The U.S. is on its way to a third straight year of surging roadway deaths. Nearly 9,600 people lost their lives in traffic crashes in the first quarter of 2022 – up about 7% from the year before and the highest number of deaths in 20 years during the same three month period.
The sobering estimates were released on Wednesday by the National Highway Traffic Safety Administration (NHTSA).
“The overall numbers are still moving in the wrong direction,” Steven Cliff, NHTSA’s Administrator, said in a statement. “Now is the time for all states to double down on traffic safety.”
While fatalities increased nationwide, 19 states and Puerto Rico saw traffic deaths decline during this period.
But safety groups expressed concern about the overall direction.
The National Safety Council said the new estimates confirm the “ongoing national crisis” and the latest evidence of how deadly the country’s roadways have become.
“Today’s fatality estimates confirm our suspicions that traffic violence continues to plague communities across the U.S.,” Mark Chung, executive vice president of roadway practice at the nonprofit advocacy group. “We must not lose sight of the fact that this number represents family members, friends, and neighbors whose lives were tragically lost too soon. We have an obligation to them and their loved ones to confront this issue with decisive action.”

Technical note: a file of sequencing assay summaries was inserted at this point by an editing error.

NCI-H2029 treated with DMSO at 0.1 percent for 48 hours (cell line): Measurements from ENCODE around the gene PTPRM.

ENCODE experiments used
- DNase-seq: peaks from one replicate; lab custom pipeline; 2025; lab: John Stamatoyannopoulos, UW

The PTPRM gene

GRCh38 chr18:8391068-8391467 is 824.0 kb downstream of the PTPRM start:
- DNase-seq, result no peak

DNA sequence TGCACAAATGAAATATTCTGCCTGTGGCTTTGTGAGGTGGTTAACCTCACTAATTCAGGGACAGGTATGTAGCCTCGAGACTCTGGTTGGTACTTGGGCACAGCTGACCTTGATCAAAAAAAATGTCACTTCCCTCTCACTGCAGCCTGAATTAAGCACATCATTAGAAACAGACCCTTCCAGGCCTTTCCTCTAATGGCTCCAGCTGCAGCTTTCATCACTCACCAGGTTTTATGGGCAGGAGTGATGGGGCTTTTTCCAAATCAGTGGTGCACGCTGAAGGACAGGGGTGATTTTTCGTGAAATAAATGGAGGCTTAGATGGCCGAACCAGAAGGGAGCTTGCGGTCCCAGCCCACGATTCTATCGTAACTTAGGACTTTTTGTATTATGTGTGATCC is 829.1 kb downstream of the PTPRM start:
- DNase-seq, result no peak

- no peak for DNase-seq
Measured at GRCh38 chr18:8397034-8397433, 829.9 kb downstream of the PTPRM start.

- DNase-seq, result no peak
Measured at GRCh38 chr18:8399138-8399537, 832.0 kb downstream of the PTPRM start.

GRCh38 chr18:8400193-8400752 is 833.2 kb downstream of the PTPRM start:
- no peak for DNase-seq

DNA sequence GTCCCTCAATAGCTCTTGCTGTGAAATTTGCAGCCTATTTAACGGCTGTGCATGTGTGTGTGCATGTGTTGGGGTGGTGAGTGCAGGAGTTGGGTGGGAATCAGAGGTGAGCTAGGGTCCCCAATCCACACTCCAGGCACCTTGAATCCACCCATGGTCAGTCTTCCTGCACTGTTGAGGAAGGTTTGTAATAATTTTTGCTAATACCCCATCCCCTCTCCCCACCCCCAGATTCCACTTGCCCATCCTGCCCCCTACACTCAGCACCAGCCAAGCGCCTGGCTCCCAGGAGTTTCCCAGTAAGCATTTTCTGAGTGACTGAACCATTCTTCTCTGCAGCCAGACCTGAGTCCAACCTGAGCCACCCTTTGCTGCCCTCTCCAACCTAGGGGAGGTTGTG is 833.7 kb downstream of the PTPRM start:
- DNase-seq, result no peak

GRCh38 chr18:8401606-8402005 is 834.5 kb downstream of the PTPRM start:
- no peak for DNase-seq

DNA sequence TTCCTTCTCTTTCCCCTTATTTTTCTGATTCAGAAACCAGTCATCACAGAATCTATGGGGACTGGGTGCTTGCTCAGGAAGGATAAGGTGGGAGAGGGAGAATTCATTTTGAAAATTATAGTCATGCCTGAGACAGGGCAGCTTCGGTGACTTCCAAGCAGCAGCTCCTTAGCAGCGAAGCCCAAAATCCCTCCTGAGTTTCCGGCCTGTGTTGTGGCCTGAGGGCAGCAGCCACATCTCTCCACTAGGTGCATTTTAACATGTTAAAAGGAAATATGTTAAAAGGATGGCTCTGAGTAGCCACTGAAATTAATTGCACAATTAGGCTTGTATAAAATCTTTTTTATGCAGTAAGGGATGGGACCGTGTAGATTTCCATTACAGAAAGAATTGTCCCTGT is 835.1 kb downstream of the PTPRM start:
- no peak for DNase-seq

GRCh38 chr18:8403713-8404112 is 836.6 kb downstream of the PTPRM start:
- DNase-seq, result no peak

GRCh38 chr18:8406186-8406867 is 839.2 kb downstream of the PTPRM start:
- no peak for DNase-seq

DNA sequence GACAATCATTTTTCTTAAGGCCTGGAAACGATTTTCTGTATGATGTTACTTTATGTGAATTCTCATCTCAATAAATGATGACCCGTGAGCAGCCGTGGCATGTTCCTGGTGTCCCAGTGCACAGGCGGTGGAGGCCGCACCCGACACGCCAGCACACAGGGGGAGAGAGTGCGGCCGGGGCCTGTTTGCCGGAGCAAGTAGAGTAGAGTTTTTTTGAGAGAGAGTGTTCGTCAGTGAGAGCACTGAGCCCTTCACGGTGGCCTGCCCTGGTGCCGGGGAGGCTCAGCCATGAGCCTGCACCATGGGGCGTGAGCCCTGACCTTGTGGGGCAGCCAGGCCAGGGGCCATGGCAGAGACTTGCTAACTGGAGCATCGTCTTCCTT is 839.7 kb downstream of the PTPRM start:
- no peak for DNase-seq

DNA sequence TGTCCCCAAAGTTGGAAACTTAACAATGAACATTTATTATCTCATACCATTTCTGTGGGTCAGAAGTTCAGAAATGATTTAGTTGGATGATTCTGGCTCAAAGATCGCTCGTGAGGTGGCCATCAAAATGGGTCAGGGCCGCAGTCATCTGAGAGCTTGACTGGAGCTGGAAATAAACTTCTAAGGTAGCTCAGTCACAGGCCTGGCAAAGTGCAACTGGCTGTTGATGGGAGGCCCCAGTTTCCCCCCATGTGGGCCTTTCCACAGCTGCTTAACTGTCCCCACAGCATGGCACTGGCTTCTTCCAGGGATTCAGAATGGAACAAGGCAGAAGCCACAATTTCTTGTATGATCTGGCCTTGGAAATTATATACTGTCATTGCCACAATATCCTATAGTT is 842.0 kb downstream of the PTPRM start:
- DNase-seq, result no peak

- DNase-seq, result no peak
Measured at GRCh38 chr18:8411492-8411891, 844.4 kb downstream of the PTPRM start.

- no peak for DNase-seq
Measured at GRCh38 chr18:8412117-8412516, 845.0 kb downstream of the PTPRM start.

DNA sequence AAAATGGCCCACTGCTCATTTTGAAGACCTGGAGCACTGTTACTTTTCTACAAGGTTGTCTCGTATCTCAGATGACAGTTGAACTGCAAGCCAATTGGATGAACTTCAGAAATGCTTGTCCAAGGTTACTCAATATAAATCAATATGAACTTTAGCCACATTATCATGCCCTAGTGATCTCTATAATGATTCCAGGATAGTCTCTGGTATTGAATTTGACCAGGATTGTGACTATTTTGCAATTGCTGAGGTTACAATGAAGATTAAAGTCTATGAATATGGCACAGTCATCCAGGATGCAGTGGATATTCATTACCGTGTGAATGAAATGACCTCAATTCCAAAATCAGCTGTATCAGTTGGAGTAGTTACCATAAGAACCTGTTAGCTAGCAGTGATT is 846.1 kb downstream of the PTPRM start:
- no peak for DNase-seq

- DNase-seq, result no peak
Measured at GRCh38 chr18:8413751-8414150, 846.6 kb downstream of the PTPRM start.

The Governors Highway Safety Association called the federal estimate “another tragic increase,” but is optimistic that the arc can be reversed and lives can be saved.
“Tragically, the U.S. is on its way to a third straight year of surging roadway deaths,” Jonathan Adkins, executive director of the safety association, said in a statement. but noted that we must not become “desensitized to the tragedy” of roadway crashes, deaths and injuries. “Instead, our country must focus on immediately implementing the National Roadway Safety Strategy,” a road map for addressing the rise in the death toll, was introduced in January by Transportation Secretary Pete Buttigieg.
The long-term goal of the national strategy is to make people safer by improving roads, vehicles and post-crash care.
“Today’s awful news underscores the urgency of implementing this strategy and the need for strong and consistent leadership at NHTSA,” Adkins added.
In addition to the National Roadway Safety Strategy, the federal agency announced a number of country-wide initiatives to address dangerous behaviors and reduce and prevent traffic fatalities, including its annual Drive Sober or Get Pulled Over Labor Day high-visibility enforcement campaign, the Speeding Wrecks Lives campaign, and the Bipartisan Infrastructure Law, also known as the Infrastructure Investment and Jobs Act, which makes significant investments in highway safety.
“Through the Bipartisan Infrastructure Law, there are more resources than ever for research, interventions and effective messaging and programs that can reverse the deadly trend and save lives,” added Dr. Cliff, NHTSA’s administrator.